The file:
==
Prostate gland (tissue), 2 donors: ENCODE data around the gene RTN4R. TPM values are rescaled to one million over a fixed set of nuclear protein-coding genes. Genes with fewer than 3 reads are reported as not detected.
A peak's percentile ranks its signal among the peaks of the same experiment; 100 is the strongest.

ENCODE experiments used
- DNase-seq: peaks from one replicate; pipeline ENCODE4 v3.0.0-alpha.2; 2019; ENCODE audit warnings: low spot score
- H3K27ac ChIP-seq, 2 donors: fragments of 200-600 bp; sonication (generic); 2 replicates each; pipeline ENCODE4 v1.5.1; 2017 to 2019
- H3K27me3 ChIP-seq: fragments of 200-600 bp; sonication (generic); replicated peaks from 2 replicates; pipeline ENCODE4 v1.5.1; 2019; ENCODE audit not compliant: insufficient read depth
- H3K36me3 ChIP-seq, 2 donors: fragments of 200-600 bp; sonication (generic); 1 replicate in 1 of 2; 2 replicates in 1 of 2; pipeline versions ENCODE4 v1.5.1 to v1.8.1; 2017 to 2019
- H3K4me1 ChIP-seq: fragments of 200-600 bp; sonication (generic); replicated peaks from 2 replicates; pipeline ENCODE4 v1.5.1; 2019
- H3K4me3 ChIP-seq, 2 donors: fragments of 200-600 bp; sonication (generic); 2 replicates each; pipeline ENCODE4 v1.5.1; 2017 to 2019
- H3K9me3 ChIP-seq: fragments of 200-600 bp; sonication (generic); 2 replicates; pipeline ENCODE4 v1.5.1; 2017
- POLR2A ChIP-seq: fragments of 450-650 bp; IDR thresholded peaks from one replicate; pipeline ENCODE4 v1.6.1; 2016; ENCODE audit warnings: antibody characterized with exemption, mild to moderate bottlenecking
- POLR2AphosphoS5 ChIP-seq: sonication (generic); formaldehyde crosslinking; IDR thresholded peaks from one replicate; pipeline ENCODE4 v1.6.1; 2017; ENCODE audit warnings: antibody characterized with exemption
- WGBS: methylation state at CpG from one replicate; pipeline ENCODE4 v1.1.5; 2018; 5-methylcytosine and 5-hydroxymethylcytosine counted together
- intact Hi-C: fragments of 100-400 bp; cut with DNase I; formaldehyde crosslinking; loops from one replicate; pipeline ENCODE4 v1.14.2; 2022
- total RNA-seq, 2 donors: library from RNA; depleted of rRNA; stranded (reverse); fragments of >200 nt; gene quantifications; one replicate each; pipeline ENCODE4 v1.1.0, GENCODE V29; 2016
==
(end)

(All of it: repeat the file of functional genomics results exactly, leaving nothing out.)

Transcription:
Prostate gland (tissue), 2 donors: ENCODE data around the gene RTN4R. TPM values are rescaled to one million over a fixed set of nuclear protein-coding genes. Genes with fewer than 3 reads are reported as not detected.
A peak's percentile ranks its signal among the peaks of the same experiment; 100 is the strongest.

ENCODE experiments used
- DNase-seq: peaks from one replicate; pipeline ENCODE4 v3.0.0-alpha.2; 2019; ENCODE audit warnings: low spot score
- H3K27ac ChIP-seq, 2 donors: fragments of 200-600 bp; sonication (generic); 2 replicates each; pipeline ENCODE4 v1.5.1; 2017 to 2019
- H3K27me3 ChIP-seq: fragments of 200-600 bp; sonication (generic); replicated peaks from 2 replicates; pipeline ENCODE4 v1.5.1; 2019; ENCODE audit not compliant: insufficient read depth
- H3K36me3 ChIP-seq, 2 donors: fragments of 200-600 bp; sonication (generic); 1 replicate in 1 of 2; 2 replicates in 1 of 2; pipeline versions ENCODE4 v1.5.1 to v1.8.1; 2017 to 2019
- H3K4me1 ChIP-seq: fragments of 200-600 bp; sonication (generic); replicated peaks from 2 replicates; pipeline ENCODE4 v1.5.1; 2019
- H3K4me3 ChIP-seq, 2 donors: fragments of 200-600 bp; sonication (generic); 2 replicates each; pipeline ENCODE4 v1.5.1; 2017 to 2019
- H3K9me3 ChIP-seq: fragments of 200-600 bp; sonication (generic); 2 replicates; pipeline ENCODE4 v1.5.1; 2017
- POLR2A ChIP-seq: fragments of 450-650 bp; IDR thresholded peaks from one replicate; pipeline ENCODE4 v1.6.1; 2016; ENCODE audit warnings: antibody characterized with exemption, mild to moderate bottlenecking
- POLR2AphosphoS5 ChIP-seq: sonication (generic); formaldehyde crosslinking; IDR thresholded peaks from one replicate; pipeline ENCODE4 v1.6.1; 2017; ENCODE audit warnings: antibody characterized with exemption
- WGBS: methylation state at CpG from one replicate; pipeline ENCODE4 v1.1.5; 2018; 5-methylcytosine and 5-hydroxymethylcytosine counted together
- intact Hi-C: fragments of 100-400 bp; cut with DNase I; formaldehyde crosslinking; loops from one replicate; pipeline ENCODE4 v1.14.2; 2022
- total RNA-seq, 2 donors: library from RNA; depleted of rRNA; stranded (reverse); fragments of >200 nt; gene quantifications; one replicate each; pipeline ENCODE4 v1.1.0, GENCODE V29; 2016